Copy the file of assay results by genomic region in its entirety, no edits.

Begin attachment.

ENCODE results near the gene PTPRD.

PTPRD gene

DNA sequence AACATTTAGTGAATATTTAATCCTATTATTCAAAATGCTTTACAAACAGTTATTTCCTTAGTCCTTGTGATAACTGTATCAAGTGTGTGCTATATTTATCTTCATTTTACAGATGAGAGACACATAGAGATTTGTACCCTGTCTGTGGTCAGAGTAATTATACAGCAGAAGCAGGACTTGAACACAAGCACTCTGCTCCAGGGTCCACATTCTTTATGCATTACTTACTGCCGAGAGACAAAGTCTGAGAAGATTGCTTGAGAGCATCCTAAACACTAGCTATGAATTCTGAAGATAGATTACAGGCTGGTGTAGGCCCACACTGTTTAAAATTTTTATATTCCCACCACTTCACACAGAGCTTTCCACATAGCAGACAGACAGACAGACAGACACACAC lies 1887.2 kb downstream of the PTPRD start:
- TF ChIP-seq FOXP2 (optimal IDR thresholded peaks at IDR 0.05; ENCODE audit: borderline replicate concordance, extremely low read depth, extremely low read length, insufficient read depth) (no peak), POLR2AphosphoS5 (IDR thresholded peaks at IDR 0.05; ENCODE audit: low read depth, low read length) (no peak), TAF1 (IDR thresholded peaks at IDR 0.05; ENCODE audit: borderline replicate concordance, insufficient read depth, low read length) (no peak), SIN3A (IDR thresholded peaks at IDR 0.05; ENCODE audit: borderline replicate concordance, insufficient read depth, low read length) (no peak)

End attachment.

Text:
ENCODE results near the gene PTPRD.

PTPRD gene

DNA sequence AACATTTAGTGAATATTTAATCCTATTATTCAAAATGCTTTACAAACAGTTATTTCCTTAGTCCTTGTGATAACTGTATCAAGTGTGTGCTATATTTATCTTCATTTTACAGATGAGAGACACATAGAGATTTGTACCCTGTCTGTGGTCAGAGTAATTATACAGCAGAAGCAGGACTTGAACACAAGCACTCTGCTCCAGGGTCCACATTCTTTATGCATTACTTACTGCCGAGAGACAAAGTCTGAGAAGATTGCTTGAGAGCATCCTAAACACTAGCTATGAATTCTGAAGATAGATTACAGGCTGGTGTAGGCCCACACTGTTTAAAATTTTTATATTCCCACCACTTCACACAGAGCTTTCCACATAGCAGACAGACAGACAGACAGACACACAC lies 1887.2 kb downstream of the PTPRD start:
- TF ChIP-seq FOXP2 (optimal IDR thresholded peaks at IDR 0.05; ENCODE audit: borderline replicate concordance, extremely low read depth, extremely low read length, insufficient read depth) (no peak), POLR2AphosphoS5 (IDR thresholded peaks at IDR 0.05; ENCODE audit: low read depth, low read length) (no peak), TAF1 (IDR thresholded peaks at IDR 0.05; ENCODE audit: borderline replicate concordance, insufficient read depth, low read length) (no peak), SIN3A (IDR thresholded peaks at IDR 0.05; ENCODE audit: borderline replicate concordance, insufficient read depth, low read length) (no peak)